UEA sports presidents have signed a charter in support of inclusivity in university sport.
On Friday 7th of October, all presidents agreed to the terms set by the BUCS #TakeAStand Charter, set up in 2014, which applies to all BUCS affiliated athletes, participants, officials, volunteers and spectators.
BUCS, or the British Universities and Colleges Sport, is the official sports league for all universities. Their website describes the charter as “a campaign aimed to make the university sport experience as inclusive and accessible as possible”. Stipulations include admittance of any student regardless of ability, gender and race, and the banning of “forced alcohol consumption” or “‘initiation style’ behaviour”.
Discrimination has historically been a problem in sports, especially in universities, where students are surrounded by an extreme culture of heavy drinking, often fuelled by peer pressure. Whilst in day to day student life people can choose to ‘opt out’ of this lifestyle, in reality the pre-existing perceptions of university sport make this culture harder to avoid.
Third year Korfball player, Tom Cooke, identifies the potential problems associated with this mentality: “You have lots of students coming to university, and on a personal identity level, it’s an important time for them to find who they are and to develop as a person, and if you put them in a situation where they want to go out and try new sports and they feel unwelcome, they feel like they don’t belong, then that’s going to be incredibly damaging for them.”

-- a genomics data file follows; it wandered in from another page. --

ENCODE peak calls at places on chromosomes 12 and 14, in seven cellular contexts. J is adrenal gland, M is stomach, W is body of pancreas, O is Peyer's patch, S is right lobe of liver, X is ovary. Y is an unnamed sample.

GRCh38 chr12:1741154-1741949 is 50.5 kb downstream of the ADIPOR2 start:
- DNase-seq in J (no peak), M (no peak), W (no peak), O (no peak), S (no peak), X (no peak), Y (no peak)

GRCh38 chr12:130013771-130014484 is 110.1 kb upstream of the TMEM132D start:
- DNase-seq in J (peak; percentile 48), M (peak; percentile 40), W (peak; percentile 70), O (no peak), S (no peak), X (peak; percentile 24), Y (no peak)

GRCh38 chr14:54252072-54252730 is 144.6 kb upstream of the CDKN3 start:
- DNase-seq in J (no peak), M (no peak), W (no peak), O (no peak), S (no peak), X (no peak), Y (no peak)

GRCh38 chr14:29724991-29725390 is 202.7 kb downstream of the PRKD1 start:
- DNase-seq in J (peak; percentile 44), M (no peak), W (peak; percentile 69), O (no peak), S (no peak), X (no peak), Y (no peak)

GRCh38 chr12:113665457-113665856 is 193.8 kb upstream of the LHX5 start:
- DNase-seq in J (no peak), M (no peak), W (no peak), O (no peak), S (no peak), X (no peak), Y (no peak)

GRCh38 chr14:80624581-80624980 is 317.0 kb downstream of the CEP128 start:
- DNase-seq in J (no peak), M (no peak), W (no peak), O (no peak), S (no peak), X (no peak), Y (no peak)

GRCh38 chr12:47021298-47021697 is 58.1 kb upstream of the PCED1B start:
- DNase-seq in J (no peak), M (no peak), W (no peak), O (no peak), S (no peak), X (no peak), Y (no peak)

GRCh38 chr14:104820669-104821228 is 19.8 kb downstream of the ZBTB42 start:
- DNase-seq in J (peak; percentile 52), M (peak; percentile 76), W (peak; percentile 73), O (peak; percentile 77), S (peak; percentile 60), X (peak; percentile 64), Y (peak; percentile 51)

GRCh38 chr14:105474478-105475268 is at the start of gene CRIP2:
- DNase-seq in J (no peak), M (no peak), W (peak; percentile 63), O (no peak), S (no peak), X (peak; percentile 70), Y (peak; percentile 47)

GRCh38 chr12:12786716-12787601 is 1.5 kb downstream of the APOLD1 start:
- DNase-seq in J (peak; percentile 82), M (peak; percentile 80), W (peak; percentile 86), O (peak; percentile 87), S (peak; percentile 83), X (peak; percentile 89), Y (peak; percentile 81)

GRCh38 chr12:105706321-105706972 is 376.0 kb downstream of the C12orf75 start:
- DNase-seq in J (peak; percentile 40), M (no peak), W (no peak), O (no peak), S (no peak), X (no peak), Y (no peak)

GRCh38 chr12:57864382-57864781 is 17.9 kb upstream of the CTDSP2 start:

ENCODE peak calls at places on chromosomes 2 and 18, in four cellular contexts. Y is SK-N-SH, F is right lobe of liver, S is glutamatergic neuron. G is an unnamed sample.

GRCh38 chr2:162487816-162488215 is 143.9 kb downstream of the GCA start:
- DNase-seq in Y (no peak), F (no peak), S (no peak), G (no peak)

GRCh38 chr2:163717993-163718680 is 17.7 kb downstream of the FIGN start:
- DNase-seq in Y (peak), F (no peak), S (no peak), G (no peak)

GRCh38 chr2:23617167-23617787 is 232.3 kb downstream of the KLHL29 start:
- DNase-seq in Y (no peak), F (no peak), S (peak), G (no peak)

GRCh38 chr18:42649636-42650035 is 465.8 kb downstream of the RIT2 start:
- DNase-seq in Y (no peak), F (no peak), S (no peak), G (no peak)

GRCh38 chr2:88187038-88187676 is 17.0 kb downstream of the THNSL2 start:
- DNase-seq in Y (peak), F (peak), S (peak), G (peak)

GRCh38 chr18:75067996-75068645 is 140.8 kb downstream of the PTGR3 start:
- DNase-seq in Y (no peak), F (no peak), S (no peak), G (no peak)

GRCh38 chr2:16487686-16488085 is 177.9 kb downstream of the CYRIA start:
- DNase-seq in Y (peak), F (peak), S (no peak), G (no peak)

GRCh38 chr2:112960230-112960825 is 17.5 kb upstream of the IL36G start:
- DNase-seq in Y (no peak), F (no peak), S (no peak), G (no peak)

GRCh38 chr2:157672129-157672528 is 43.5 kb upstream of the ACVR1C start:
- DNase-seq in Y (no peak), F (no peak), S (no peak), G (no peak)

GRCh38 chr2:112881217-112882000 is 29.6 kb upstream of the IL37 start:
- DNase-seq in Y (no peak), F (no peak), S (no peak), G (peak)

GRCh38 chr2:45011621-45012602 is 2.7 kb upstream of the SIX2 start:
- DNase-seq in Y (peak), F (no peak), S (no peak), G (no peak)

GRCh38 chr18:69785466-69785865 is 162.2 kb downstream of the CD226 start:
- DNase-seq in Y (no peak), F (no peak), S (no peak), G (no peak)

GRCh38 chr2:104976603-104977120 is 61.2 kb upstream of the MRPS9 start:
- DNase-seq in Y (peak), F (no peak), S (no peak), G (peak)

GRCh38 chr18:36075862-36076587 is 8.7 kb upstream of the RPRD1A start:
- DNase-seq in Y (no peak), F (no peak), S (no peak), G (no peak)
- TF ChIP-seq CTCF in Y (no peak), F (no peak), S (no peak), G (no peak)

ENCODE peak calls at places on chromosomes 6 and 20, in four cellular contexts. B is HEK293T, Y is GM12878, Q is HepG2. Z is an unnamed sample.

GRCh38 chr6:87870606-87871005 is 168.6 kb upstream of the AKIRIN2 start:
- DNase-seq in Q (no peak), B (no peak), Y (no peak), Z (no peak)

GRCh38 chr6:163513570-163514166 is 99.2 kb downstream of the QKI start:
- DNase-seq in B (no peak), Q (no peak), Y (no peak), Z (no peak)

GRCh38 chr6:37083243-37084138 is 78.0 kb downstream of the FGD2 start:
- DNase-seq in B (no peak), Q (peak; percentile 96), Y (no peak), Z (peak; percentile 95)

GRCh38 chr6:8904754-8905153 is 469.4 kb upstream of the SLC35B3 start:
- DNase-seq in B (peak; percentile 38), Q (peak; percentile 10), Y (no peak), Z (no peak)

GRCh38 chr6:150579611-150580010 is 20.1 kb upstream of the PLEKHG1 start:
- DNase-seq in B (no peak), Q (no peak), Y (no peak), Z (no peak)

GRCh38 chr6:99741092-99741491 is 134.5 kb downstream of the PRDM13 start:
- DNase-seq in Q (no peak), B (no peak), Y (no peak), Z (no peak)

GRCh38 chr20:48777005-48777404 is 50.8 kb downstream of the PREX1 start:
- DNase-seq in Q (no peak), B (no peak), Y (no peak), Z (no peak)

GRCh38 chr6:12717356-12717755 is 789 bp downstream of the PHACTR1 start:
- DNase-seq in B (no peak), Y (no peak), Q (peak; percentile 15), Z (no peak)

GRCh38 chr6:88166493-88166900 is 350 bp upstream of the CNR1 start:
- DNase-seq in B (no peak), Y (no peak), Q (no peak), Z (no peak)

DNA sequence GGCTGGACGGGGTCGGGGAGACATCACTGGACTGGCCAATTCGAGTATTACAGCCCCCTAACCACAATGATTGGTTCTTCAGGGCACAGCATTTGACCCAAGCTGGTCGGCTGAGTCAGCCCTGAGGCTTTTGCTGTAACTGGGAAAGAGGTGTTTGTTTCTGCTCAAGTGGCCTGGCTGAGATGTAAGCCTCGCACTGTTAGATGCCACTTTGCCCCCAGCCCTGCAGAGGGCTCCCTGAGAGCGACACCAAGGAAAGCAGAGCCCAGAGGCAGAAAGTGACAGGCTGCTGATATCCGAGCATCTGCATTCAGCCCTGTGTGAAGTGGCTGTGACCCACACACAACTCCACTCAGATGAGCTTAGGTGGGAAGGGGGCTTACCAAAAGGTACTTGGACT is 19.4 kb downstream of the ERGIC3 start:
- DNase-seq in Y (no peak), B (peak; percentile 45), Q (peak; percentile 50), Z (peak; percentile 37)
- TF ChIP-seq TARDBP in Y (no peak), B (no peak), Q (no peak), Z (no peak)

Tom Cooke during a match for UEA’s Korfball 2nd Team
“I think university, especially sports, should be seen as an opportunity, not as an elite social tier that people [think] “you have to be good at sports” to get into or that “you have to drink a lot to get into, you have to be ready to take all these stupid initiations and risky challenges to get into.”
UEA have made steps in recent years to make their sports more open to every member of the student body, with an emphasis on inclusion and equality on all their teams, in keeping with their code of conduct.
Christopher Whiting states “we’ve definitely made a marked improvement to try and include people… it’s not as elitist as it used to be”, in regards to how accessibility to sport has changed over his two years as part of UEA Hockey’s 1st team.
The signing of this charter marks an official step towards equality in UEA Sporting clubs. Looking to the future, it is hoped by union officials and students alike that the playing field will be levelled for all.